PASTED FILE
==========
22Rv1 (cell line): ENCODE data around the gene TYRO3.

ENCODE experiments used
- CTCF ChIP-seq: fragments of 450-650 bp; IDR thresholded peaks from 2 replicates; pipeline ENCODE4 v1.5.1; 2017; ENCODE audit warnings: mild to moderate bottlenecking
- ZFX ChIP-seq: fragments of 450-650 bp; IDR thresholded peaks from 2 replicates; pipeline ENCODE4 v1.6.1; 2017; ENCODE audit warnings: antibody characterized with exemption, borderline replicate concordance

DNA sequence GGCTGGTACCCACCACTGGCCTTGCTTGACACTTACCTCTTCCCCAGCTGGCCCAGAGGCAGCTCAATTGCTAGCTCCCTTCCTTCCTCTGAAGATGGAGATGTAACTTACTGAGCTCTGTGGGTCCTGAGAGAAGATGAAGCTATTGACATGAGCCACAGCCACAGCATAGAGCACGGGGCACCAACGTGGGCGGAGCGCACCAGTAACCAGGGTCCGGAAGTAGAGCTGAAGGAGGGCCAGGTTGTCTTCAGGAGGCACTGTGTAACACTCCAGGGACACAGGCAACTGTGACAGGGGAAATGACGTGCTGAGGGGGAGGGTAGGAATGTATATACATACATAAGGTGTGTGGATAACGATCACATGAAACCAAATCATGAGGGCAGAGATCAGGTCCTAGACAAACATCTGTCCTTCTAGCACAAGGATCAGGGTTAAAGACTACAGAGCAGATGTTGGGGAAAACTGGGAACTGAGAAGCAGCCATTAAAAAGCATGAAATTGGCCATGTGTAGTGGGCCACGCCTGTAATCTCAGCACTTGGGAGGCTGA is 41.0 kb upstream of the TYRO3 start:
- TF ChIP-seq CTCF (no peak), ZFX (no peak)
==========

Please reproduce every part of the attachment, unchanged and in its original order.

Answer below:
22Rv1 (cell line): ENCODE data around the gene TYRO3.

ENCODE experiments used
- CTCF ChIP-seq: fragments of 450-650 bp; IDR thresholded peaks from 2 replicates; pipeline ENCODE4 v1.5.1; 2017; ENCODE audit warnings: mild to moderate bottlenecking
- ZFX ChIP-seq: fragments of 450-650 bp; IDR thresholded peaks from 2 replicates; pipeline ENCODE4 v1.6.1; 2017; ENCODE audit warnings: antibody characterized with exemption, borderline replicate concordance

DNA sequence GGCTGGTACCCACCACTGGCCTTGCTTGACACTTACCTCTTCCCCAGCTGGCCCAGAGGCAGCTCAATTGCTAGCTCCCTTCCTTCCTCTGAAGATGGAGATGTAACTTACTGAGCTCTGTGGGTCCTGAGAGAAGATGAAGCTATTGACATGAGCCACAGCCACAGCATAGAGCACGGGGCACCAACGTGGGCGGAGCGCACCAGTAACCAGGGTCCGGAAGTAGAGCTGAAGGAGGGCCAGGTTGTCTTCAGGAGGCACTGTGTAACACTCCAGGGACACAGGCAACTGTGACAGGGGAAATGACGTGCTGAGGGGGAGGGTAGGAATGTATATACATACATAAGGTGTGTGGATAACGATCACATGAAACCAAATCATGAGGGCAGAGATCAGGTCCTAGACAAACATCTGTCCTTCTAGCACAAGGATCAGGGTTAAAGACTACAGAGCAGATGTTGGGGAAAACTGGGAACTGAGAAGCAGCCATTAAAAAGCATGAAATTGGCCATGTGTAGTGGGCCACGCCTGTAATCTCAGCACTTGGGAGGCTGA is 41.0 kb upstream of the TYRO3 start:
- TF ChIP-seq CTCF (no peak), ZFX (no peak)